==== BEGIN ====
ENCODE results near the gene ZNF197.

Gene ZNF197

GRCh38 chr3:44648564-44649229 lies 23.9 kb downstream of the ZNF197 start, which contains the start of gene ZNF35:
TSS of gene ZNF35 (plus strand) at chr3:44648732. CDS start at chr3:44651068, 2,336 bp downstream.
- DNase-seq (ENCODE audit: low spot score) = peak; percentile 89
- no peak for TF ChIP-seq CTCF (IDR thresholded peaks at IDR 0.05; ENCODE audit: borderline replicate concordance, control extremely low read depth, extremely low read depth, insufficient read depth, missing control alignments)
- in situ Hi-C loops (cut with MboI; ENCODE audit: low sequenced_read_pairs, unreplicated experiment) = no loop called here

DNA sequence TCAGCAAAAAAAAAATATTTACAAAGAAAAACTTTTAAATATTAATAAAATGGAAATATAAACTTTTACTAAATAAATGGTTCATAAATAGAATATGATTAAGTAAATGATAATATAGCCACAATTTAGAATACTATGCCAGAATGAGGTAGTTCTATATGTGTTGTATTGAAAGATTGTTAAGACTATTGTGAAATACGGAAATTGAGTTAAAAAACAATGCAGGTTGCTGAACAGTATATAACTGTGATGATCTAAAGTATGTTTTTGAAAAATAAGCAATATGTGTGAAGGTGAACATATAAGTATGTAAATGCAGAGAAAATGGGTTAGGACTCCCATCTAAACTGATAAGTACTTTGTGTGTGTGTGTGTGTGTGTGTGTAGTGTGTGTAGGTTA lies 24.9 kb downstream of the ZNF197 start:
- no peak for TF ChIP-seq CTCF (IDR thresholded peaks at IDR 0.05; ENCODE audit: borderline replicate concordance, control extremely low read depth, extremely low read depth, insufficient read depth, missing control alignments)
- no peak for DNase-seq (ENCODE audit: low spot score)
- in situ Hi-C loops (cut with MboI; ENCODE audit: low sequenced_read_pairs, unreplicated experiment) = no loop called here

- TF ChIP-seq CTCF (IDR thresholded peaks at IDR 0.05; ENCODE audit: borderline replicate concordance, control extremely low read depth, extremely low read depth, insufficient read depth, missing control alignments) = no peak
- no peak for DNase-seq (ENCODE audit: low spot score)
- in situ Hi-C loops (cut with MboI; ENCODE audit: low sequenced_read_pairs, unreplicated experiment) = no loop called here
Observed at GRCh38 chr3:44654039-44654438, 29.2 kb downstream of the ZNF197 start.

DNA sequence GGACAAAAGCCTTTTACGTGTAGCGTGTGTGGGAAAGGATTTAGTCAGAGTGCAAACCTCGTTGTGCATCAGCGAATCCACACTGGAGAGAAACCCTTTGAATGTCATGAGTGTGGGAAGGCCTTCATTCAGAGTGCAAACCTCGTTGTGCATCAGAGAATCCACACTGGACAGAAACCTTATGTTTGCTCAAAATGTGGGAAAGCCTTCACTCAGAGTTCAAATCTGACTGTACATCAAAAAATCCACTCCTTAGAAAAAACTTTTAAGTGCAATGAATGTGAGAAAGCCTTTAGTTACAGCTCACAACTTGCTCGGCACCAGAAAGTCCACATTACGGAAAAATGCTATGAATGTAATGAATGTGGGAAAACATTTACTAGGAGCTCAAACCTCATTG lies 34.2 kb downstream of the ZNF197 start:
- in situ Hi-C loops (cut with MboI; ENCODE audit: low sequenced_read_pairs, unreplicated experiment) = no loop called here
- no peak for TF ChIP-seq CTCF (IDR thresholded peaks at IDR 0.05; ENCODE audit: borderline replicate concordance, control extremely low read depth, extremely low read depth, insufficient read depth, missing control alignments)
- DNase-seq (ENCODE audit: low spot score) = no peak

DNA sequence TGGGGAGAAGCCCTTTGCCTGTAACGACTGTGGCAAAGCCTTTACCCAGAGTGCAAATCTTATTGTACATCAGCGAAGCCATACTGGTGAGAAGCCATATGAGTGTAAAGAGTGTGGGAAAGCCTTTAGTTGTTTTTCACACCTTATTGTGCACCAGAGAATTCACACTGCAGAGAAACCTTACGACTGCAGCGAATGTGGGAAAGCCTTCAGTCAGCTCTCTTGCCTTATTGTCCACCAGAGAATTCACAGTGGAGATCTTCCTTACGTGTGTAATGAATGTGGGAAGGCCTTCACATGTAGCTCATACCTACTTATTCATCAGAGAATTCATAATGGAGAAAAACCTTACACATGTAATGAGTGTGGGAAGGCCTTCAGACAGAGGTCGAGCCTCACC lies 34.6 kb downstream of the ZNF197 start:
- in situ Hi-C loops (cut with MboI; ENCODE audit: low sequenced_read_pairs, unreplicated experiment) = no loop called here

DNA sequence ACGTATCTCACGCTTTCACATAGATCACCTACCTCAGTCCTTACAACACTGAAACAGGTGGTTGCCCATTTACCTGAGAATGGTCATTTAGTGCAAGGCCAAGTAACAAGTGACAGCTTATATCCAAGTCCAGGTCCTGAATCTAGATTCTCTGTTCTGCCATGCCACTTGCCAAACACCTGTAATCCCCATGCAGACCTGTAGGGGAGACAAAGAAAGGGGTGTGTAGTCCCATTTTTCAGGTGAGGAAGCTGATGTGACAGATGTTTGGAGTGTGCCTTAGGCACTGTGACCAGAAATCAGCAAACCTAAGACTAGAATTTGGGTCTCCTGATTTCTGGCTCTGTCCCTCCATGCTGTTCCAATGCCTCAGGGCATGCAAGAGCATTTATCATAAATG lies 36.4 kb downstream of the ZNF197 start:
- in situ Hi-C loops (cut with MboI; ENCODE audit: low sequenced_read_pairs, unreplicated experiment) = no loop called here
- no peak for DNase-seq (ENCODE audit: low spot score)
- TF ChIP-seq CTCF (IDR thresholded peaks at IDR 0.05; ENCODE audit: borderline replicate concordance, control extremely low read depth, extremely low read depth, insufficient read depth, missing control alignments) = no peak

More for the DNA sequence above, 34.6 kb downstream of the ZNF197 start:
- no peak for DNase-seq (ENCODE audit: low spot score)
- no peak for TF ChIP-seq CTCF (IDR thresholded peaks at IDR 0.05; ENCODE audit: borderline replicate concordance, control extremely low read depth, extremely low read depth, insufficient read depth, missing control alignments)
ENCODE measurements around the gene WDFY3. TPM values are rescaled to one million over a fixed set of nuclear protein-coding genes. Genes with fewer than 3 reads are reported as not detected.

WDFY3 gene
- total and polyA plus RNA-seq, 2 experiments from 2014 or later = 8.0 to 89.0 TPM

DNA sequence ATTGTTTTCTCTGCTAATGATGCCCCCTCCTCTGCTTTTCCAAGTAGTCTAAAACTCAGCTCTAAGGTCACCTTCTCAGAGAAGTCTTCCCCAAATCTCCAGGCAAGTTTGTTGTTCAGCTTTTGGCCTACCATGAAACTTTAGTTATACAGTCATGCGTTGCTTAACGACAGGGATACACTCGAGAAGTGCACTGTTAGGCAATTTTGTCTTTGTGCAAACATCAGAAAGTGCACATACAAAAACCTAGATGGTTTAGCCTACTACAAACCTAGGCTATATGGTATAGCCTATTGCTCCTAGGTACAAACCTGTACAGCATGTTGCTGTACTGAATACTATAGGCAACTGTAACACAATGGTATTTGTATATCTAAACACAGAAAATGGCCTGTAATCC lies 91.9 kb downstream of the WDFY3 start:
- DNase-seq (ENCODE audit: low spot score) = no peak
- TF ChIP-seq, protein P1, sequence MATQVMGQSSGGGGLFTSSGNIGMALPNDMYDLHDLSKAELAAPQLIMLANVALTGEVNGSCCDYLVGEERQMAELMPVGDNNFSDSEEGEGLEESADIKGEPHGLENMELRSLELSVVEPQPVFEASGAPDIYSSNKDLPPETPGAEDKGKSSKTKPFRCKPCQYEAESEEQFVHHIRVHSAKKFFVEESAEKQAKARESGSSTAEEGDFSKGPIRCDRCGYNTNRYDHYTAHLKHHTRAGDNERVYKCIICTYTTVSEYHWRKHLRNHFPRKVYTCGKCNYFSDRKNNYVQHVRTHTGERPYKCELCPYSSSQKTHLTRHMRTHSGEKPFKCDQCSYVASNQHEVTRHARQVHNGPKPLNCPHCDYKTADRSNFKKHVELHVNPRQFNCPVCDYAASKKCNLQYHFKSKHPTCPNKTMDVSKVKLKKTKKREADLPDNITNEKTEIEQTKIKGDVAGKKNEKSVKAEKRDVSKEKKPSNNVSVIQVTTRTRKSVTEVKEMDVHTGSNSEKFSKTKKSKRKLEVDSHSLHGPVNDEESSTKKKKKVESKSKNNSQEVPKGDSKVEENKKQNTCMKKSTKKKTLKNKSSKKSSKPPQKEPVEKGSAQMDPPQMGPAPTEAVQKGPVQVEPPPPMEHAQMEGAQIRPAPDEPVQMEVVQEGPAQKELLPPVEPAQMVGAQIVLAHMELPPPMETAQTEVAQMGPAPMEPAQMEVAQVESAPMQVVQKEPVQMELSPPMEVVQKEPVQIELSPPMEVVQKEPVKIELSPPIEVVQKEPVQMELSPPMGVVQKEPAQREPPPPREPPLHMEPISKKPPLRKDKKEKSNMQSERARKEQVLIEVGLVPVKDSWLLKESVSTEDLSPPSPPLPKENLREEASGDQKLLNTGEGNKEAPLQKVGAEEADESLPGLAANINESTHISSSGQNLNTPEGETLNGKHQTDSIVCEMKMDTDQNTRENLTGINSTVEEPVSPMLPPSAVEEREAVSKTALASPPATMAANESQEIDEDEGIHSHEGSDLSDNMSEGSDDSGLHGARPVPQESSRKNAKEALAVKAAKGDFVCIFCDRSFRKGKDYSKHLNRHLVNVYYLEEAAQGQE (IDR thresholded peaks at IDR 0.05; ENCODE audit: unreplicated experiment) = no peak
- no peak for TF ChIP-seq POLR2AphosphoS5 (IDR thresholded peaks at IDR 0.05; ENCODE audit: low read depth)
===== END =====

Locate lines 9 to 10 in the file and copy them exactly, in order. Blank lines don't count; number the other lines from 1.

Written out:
- no peak for TF ChIP-seq CTCF (IDR thresholded peaks at IDR 0.05; ENCODE audit: borderline replicate concordance, control extremely low read depth, extremely low read depth, insufficient read depth, missing control alignments)
- no peak for DNase-seq (ENCODE audit: low spot score)